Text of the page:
Pet Obesity: The “Early Death Trap” Millions of Pet Owners Blissfully Ignore

Fat pets are a growing (pun intended) epidemic in the U.S. and in other countries as well.

According to the Association for Pet Obesity Prevention (APOP), in 2014, an estimated 53 percent of dogs and 58 percent of cats in the U.S. were overweight or obese.1 My guess is the 2015 statistics will tell the same sad story of tens of millions of dangerously overweight animal companions.

“Pudgy pooches and fat cats are now the norm,’ says Dr. Ernie Ward, founder and president of APOP. “This is the first generation of pets that will not live as long as their parents. Even worse, the majority of today’s overweight pets will endure painful and expensive medical conditions – all of which can be avoided.

This epidemic is needlessly costing pet owners tens of millions of dollars in unnecessary medical bills, not to mention the crippling arthritis, challenges of diabetes, and increased risk of cancer these pets endure,”says Ward. “We’re loving our pets to an early – and painful – death.”
Most dogs and cats become too heavy because they are overfed and under-exercised. However, there are other predictors of obesity that many pet guardians may not be aware of.

Six Risk Factors for Obesity

Breed

Any cat or dog can become overweight, however, certain breeds of dogs are more apt to be overweight than others. These include Cocker Spaniels, Dachshunds, Dalmatians, Golden Retrievers, Rottweilers, Shetland Sheepdogs, certain mixed breeds, and most definitely, the Labrador Retriever.

Labs are the most popular breed in the U.S., and they are also the most likely to be overweight. Labs are big eaters, and coupled with a need for fewer calories than many people realize, these dogs tend to bulk up quickly.

Gender

Neutered dogs of both sexes are twice as likely to be overweight as intact dogs. Male cats are genetically predisposed to become heavy, and the risk increases if your male kitty is neutered.

Age

The risk of overweight increases as your dog or cat gets older. Just as in people, the dreaded “midlife spread” is common in pets. If you’re still feeding your 3-year-old dog the same amount you fed him two years ago, you may very well be overfeeding.

Another age-related risk factor has to do with your own age. Seniors and the elderly tend to overfeed and/or over-treat their pets.

Feeding guidelines on pet food packages

I have no idea how most pet food manufacturers arrive at their “how much to feed” guidelines, but typically if you follow their instructions, you’ll wind up with a fat dog or cat.

I recommend asking your integrative veterinarian how many calories your pet should consume each day based on her breed, age, activity level, and current body condition.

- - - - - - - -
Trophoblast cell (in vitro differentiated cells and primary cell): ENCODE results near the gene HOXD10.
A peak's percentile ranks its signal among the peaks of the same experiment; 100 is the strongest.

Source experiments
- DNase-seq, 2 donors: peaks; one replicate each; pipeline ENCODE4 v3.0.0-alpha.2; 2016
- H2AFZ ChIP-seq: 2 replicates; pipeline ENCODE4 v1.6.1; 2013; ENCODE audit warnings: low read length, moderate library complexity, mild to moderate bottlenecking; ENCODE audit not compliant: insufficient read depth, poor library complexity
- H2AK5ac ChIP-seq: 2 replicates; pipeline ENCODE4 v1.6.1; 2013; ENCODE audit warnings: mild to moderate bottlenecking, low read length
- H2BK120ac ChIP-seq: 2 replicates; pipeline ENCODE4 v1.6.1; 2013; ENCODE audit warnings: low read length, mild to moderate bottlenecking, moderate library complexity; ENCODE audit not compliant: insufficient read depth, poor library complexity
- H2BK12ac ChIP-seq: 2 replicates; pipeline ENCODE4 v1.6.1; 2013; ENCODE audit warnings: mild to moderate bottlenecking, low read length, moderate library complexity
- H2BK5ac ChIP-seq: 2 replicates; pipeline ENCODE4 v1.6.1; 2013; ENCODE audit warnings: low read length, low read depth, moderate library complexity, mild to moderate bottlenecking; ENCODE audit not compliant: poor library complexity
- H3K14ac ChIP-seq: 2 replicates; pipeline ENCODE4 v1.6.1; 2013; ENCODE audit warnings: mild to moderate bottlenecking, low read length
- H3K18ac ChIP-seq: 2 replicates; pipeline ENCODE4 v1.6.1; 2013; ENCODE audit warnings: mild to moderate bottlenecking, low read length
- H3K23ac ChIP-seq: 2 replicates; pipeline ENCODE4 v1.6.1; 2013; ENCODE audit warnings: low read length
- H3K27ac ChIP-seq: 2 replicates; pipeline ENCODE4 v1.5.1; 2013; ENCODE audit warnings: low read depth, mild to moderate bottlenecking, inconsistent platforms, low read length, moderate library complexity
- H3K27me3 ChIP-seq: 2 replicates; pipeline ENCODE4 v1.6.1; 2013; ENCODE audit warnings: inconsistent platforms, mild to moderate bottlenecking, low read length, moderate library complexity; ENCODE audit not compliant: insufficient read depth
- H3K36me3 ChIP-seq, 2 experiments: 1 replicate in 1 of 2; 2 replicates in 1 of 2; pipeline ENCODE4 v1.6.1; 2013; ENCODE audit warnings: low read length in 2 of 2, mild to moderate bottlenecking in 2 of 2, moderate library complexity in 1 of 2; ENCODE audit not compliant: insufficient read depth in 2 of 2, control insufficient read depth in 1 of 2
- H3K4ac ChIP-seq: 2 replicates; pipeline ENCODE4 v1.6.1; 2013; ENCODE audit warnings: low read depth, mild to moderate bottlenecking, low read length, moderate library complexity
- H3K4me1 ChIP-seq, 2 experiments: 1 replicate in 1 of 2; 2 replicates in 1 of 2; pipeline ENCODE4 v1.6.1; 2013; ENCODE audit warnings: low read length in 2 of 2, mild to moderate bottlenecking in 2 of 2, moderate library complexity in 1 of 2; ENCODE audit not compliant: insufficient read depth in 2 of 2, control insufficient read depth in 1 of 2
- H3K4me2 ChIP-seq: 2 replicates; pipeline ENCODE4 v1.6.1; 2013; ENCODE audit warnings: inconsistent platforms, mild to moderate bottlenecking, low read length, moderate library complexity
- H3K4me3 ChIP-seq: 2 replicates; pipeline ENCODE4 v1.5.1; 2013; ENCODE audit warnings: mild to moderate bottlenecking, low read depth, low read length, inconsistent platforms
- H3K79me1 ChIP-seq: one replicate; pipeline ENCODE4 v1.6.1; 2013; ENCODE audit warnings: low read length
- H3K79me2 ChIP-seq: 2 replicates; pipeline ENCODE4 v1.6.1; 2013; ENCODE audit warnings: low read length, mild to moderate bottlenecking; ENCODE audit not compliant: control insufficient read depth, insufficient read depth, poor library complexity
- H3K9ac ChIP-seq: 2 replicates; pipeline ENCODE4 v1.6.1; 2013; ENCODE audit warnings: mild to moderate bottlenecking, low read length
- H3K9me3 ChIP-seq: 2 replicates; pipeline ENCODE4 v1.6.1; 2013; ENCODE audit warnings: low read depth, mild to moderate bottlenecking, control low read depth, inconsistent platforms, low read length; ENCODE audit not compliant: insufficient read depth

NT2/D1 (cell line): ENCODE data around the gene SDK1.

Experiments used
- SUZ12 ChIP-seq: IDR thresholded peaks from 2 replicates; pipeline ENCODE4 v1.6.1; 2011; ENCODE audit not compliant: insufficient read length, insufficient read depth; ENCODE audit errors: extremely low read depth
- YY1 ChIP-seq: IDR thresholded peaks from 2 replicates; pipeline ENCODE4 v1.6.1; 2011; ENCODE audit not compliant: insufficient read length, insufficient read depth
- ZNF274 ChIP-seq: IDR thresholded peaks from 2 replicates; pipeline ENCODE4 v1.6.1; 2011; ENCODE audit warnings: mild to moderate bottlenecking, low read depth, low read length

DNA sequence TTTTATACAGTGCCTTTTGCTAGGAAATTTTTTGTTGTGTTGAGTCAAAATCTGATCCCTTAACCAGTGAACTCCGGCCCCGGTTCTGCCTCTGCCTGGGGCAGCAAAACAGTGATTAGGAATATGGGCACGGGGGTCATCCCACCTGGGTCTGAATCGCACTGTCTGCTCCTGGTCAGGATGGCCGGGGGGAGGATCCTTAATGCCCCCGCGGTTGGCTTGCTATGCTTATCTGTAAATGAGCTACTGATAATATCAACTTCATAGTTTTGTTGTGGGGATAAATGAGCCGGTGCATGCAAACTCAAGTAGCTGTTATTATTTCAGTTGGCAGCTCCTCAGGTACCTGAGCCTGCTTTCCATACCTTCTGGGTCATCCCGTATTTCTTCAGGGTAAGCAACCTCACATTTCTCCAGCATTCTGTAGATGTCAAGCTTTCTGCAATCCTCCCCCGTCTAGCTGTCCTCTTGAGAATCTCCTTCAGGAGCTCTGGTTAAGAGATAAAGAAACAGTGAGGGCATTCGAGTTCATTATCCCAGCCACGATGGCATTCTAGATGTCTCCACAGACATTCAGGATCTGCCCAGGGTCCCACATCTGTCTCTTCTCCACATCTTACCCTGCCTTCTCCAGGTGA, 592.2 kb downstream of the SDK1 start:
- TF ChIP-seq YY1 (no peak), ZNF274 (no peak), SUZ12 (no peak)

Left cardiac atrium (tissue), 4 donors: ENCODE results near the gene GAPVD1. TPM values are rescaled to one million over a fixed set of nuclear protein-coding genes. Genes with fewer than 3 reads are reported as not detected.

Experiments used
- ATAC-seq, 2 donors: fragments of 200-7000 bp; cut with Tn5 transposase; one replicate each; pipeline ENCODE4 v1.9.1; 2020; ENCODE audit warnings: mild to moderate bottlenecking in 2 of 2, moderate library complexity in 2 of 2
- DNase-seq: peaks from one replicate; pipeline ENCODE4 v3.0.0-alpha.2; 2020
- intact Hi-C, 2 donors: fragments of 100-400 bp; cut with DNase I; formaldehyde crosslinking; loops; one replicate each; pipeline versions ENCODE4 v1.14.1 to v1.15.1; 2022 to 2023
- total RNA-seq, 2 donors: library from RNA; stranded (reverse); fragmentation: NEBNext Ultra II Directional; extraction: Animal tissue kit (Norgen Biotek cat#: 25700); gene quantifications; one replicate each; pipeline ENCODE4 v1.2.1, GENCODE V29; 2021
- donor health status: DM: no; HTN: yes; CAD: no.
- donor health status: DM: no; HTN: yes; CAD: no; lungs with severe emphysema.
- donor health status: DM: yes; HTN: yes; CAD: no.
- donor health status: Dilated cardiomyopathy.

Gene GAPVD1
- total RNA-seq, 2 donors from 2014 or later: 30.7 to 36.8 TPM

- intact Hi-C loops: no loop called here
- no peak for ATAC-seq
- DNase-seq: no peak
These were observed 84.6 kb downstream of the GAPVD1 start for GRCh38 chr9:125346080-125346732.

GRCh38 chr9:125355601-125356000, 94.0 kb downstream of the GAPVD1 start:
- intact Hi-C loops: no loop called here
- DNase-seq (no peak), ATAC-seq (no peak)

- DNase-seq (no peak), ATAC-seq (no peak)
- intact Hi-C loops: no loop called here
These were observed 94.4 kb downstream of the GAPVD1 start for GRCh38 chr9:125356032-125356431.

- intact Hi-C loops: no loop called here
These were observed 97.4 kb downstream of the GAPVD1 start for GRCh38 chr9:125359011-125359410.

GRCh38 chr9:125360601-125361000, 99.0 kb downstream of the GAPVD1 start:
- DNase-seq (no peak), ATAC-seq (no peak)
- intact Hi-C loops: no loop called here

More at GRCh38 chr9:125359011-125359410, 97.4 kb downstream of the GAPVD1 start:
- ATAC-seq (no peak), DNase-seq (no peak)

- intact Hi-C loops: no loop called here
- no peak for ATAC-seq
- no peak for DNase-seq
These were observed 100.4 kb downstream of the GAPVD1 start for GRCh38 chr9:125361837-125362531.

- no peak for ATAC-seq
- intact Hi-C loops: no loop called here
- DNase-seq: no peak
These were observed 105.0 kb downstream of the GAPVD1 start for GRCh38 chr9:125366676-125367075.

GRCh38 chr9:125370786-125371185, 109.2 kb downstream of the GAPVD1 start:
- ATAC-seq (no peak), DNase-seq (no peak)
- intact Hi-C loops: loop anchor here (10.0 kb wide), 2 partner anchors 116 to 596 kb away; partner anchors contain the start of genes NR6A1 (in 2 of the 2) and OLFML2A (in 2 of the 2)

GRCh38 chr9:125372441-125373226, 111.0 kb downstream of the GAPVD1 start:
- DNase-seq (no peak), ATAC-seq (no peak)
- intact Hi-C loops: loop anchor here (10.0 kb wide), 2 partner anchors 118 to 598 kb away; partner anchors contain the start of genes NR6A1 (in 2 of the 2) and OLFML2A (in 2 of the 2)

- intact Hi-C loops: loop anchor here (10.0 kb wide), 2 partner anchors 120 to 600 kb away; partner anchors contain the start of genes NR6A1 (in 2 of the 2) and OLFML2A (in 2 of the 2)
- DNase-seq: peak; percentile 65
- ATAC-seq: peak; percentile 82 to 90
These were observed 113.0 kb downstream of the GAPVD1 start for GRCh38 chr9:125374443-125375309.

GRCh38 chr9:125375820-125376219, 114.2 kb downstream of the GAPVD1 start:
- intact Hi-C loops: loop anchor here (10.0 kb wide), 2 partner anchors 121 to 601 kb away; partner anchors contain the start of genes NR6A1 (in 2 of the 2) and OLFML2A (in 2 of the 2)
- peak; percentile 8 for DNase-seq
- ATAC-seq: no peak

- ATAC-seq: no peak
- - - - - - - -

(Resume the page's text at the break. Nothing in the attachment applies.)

I use the following calculators:

Daily calories (canine) = Body Weight (kg) x 30 + 70
In order to use this calculation, first we have to convert the weight from pounds to kilograms. Let’s say your dog weighs 50 pounds and it’s a good weight for her.
One kilogram = 2.2 pounds, so divide her weight in pounds by 2.2: 50/2.2 = 22.7, so your dog’s weight in kilograms is 22.7
Referring back to the formula:
Daily calories (canine) = 22.7 x 30 + 70
And finally: Daily calories (your dog) = 751

The formula for kitties has a slight variation to account for the ultra-sedentary lifestyle of most housecats:

Daily calories (feline) = Body Weight (kg) x 30 + 70 x 0.8
Let’s say your cat is a little heavy at 15 pounds and she should be at 12 pounds. We want to calculate her daily calories based on her desired weight – not her current weight.
12 pounds divided by 2.2 = 5.45 kilograms
5.45 kilograms x 30 = 164; 164 + 70 = 234; 234 x 0.8 = 187
Daily calories (your cat) = 187

Overdoing treats

Dog and cat treats – even very healthy ones – should not constitute more than 15 percent of your pet’s daily calorie intake, and preferably less than 10 percent. Feeding treats on top of daily food intake will result in an overweight pet, and treats should never be a substitute for balanced, species-appropriate food.

A good rule of thumb for treat size is “the smaller the better.” Get in the habit of feeding tiny treats, and feed them infrequently.

‘Fat blindness’

Because so many dogs and cats (and people) are overweight these days, many pet owners have gone “fat blind.” They don’t recognize an overweight pet as being too heavy or out of shape. In fact, many of my clients with slim, trim, and well-conditioned dogs regularly hear from fat blind pet owners that they are starving their pets!

It’s important to do your own research and take the advice of veterinary experts as to the body condition of your pet. Chances are, your acquaintances at the dog park or pet owner neighbors are fat blind, and heeding their advice can keep or make your pet overweight.

Reality Check: Is My Pet Fat?

As a general rule, your pet is at a healthy weight if the following factors apply:

  • Ribs and spine are easily felt
  • There is a waist when viewed from above
  • Abdomen is raised and not sagging when viewed from the side

Your dog or cat is overweight or obese if:

  • You cannot feel the ribs or spine beneath fat deposits; fat deposits extend to the chest, tail base, and hindquarters
  • The waist is distended or pear shaped when viewed from above
  • The abdomen sags when viewed from the side
  • The chest and abdomen appear distended or swollen

If you’re not sure whether your pet is overweight, you should consult your veterinarian. Together, you can determine what your dog’s or cat’s ideal weight should be, and the best way to help your pet achieve and maintain a healthy size.

By Dr. Karen Becker